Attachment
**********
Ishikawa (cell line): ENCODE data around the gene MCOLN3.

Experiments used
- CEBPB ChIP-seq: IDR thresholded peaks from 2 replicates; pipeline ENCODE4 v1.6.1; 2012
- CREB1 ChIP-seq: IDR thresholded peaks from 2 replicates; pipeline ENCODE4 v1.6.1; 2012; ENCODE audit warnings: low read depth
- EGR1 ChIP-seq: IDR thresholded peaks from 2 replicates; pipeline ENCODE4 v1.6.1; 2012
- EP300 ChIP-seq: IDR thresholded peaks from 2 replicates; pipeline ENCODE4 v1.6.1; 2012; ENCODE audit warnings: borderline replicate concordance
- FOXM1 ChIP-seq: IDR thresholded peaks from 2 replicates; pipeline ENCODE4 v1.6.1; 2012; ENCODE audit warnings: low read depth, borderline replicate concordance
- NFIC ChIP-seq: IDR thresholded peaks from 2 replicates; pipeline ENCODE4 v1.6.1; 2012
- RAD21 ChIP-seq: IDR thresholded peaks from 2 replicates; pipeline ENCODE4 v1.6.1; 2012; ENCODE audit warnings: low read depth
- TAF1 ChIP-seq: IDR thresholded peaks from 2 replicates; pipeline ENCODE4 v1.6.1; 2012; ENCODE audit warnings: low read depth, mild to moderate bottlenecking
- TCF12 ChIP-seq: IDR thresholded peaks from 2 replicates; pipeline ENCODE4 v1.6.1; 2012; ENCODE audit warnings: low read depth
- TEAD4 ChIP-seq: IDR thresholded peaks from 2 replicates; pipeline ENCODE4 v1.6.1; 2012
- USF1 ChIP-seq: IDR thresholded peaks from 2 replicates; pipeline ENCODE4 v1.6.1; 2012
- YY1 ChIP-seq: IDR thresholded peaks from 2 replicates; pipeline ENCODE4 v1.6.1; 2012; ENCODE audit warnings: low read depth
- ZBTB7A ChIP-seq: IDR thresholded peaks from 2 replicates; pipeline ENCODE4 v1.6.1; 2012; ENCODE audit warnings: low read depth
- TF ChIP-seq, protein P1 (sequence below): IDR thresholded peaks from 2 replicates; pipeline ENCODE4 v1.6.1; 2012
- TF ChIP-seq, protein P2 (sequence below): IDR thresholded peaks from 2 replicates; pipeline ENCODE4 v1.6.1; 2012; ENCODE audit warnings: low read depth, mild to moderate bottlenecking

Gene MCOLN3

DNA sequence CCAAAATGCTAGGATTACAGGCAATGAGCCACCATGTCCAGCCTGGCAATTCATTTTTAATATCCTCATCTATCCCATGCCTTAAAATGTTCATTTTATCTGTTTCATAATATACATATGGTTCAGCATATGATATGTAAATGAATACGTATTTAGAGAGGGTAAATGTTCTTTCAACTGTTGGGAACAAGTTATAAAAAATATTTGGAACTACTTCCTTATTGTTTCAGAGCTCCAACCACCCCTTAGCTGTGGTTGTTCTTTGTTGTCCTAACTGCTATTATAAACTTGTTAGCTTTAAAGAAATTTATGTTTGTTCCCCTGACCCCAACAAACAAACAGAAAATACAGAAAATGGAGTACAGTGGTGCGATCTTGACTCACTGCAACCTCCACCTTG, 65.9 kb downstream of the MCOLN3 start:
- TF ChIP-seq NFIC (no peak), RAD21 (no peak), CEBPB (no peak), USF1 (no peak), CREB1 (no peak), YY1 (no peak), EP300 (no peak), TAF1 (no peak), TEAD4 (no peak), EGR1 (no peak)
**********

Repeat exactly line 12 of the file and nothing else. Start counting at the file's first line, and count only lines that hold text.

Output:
- TEAD4 ChIP-seq: IDR thresholded peaks from 2 replicates; pipeline ENCODE4 v1.6.1; 2012